2. With the last function in the class, we are telling everyone who extends this class that they have to implement an apply_filter function.

  3. In the handle function we decide if this specific piece if middleware needs to activate. If it don't, we just invoke the $next piece of middleware.
    If it does, however, we defer the next in the chain to the apply_filter function.

// App/Pipelines/Project/Deleted

class Deleted extends AbstractQueryable
{

  protected function apply_filter($builder)
  {
    return $builder->trashed();
  }
}

With all the smart things already packed away in our AbstractQueryable we only need to add the invoke the necessary function on the query builder.

// App/Project
class Project extends Model
{
  use SoftDeletes;

  public static function allProjectsForUser($id)
  {
    return app(Pipeline::class)
      ->send(Project::query())
      ->through([
        Deleted::class
      ])
      ->thenReturn()
      ->with(["user", "scratchpads", "counters"])
      ->where('user_id', $id)
      ->get();
  }
  // rest of the project model
}

Now it all ties together, we can define a static method on our model and begin the pipeline.
The code here is pretty self-explanatory. We get the Pipeline from our app service container, and through it, we want to send a Project::query() which returns a chainable query much like Entity frameworks fluent query builder.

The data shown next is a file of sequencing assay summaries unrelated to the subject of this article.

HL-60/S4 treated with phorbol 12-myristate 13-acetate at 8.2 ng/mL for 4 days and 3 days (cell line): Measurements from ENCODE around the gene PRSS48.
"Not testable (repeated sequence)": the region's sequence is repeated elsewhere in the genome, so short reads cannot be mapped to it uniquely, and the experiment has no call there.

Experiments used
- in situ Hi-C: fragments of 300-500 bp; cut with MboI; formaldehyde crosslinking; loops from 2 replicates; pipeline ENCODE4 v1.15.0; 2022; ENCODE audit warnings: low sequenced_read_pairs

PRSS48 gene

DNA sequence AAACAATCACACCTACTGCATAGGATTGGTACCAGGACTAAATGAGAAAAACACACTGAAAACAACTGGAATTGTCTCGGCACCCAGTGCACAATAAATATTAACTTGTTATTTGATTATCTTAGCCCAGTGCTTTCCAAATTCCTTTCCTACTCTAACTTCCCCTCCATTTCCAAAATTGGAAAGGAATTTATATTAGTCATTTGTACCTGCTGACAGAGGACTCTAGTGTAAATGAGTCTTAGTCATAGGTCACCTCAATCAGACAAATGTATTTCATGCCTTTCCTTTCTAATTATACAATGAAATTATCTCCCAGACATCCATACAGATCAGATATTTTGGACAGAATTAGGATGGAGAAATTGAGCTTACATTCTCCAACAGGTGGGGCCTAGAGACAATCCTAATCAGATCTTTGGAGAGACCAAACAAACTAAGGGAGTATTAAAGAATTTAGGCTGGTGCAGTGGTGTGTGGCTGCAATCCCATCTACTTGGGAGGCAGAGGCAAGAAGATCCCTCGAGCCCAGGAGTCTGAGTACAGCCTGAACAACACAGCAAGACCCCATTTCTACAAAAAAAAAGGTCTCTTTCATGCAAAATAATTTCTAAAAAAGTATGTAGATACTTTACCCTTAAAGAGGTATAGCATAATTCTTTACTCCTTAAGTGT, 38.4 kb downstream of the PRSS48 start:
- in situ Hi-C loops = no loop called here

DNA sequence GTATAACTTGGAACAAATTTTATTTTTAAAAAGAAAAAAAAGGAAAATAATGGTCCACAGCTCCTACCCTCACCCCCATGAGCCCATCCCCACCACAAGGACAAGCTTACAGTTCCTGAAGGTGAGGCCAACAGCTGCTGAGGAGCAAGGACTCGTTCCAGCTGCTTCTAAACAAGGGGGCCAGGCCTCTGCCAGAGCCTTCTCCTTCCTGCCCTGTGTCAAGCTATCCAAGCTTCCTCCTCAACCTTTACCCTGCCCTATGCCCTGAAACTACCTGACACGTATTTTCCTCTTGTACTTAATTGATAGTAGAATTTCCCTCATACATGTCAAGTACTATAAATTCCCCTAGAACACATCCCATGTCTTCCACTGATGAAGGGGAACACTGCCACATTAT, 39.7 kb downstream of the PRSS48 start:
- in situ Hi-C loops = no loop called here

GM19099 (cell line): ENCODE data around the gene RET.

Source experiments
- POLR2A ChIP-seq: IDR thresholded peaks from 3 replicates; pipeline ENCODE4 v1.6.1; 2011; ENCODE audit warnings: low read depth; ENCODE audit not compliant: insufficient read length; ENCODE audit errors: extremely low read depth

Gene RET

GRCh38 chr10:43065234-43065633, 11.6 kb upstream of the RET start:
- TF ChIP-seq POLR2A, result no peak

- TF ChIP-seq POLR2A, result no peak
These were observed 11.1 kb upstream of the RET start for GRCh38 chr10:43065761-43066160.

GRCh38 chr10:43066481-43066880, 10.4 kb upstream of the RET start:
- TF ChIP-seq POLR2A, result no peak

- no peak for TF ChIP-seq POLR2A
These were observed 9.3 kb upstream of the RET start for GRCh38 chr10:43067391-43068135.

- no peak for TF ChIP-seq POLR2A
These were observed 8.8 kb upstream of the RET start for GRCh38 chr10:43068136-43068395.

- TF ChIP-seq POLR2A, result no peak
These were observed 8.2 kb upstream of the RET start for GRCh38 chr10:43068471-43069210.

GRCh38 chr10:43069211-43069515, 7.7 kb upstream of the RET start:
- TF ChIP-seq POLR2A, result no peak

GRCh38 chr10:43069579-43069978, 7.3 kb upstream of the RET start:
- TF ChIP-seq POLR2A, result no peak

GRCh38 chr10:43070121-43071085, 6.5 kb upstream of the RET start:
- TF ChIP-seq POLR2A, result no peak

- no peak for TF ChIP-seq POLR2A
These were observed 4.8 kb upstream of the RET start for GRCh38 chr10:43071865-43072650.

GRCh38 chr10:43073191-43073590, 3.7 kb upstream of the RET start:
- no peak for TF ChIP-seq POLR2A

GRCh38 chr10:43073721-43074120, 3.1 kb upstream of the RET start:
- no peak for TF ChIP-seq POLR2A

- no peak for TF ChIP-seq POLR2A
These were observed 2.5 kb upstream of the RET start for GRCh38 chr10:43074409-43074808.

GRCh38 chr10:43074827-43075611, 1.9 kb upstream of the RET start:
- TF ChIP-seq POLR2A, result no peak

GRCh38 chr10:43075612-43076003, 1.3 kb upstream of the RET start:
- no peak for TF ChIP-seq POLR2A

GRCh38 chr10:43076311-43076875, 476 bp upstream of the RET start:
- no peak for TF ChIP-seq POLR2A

The thenReturn gives back the query builder and from there was some functionality I want to always be present.

I want all related models to the project, and I am only interested in the project connected to the id the function is invoked with.

Pipelines open up for some pretty neat functionality, and it gives a way to specify a single endpoint, and then have the user, through the pipeline define how the data should be i.e sorted, filtered, paginated and so on.

Maybe it would be nice to have a ?paginate=15&page=1 for the ones who want to paginate, and all, for the ones who want all (i wouldn't know why).

Bonus

If you have read my other laravel posts, you know I like to test it.
So just for the eager learner, I have provided the code I used to test the deleted functionality of the pipeline I created.

class ProjectControllerTest extends TestCase
{
  /** @test */
  public function should_return_deleted_if_present_query_param_present()
  {

    // Assign
    $this->user_under_test->projects()->saveMany(factory(Project::class, 5)->make());
    $first_record = $this->user_under_test->projects()->first();
    $first_record->delete();

    // Act
    $res = $this->getJson("api/projects?deleted=true", $this->headers());

    // Assert
    $res_json = $res->json();
    $this->assertCount(5, $res_json);

  }


  /** @test */
  public function should_return_not_deleted_projects()
  {

    // Assign
    $this->user_under_test->projects()->saveMany(factory(Project::class, 5)->make());
    $first_record = $this->user_under_test->projects()->first();
    $first_record->delete();

    // Act
    $res = $this->getJson("api/projects", $this->headers());

    // Assert
    $res_json = $res->json();
    $this->assertCount(4, $res_json);

  }
}